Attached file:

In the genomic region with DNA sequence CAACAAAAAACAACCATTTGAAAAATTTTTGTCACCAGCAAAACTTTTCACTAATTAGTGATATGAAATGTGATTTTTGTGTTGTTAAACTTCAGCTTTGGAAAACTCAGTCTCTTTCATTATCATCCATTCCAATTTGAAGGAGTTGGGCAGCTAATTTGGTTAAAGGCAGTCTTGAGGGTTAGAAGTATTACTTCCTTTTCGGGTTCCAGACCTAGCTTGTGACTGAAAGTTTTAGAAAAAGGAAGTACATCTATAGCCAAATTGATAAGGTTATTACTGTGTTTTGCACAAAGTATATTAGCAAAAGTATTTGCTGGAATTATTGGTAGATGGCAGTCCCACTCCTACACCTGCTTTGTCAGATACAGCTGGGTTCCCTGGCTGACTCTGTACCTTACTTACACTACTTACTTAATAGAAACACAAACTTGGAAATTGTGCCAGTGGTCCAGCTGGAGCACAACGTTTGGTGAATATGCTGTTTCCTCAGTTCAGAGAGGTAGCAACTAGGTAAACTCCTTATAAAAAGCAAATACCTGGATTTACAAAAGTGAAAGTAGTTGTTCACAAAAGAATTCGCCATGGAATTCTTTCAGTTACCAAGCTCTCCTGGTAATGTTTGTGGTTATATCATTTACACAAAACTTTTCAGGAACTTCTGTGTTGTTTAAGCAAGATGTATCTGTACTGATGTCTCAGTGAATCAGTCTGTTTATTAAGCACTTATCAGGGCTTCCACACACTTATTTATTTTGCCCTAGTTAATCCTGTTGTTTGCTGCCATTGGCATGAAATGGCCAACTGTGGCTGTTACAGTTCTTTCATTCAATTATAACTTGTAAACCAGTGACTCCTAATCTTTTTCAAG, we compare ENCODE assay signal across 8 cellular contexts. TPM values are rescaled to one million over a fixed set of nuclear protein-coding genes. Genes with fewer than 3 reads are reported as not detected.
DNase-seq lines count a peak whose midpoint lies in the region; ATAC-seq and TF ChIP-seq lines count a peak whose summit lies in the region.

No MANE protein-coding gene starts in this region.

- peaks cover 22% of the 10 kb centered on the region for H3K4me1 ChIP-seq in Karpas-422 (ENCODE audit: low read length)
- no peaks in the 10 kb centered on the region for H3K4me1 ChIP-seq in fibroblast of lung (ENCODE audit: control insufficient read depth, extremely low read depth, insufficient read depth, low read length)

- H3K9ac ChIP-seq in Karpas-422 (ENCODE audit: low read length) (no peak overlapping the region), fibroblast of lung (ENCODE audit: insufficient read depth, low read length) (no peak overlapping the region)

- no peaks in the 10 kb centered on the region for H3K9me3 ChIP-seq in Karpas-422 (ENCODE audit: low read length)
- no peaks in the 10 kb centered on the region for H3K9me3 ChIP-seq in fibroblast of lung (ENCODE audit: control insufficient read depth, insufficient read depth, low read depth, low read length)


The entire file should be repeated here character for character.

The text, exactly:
In the genomic region with DNA sequence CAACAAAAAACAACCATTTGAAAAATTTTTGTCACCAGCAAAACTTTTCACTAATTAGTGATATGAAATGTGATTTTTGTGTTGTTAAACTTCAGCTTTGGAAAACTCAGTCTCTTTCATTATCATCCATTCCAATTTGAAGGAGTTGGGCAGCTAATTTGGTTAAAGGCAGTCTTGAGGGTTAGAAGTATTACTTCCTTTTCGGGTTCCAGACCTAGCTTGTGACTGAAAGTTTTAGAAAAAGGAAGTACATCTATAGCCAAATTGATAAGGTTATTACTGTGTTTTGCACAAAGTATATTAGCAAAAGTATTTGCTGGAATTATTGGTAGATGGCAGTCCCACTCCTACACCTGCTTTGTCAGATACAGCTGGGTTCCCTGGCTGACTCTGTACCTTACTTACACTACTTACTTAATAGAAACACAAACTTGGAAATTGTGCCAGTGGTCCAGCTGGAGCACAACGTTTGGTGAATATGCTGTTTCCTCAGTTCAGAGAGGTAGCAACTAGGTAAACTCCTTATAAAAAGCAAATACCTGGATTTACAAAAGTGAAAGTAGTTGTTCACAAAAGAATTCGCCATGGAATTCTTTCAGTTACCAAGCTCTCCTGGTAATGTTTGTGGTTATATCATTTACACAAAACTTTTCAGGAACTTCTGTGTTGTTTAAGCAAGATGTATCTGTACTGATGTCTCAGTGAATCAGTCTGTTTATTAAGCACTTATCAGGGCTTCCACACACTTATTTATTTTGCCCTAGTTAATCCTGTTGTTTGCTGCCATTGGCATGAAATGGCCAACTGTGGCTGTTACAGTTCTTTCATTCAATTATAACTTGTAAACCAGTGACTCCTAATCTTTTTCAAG, we compare ENCODE assay signal across 8 cellular contexts. TPM values are rescaled to one million over a fixed set of nuclear protein-coding genes. Genes with fewer than 3 reads are reported as not detected.
DNase-seq lines count a peak whose midpoint lies in the region; ATAC-seq and TF ChIP-seq lines count a peak whose summit lies in the region.

No MANE protein-coding gene starts in this region.

- peaks cover 22% of the 10 kb centered on the region for H3K4me1 ChIP-seq in Karpas-422 (ENCODE audit: low read length)
- no peaks in the 10 kb centered on the region for H3K4me1 ChIP-seq in fibroblast of lung (ENCODE audit: control insufficient read depth, extremely low read depth, insufficient read depth, low read length)

- H3K9ac ChIP-seq in Karpas-422 (ENCODE audit: low read length) (no peak overlapping the region), fibroblast of lung (ENCODE audit: insufficient read depth, low read length) (no peak overlapping the region)

- no peaks in the 10 kb centered on the region for H3K9me3 ChIP-seq in Karpas-422 (ENCODE audit: low read length)
- no peaks in the 10 kb centered on the region for H3K9me3 ChIP-seq in fibroblast of lung (ENCODE audit: control insufficient read depth, insufficient read depth, low read depth, low read length)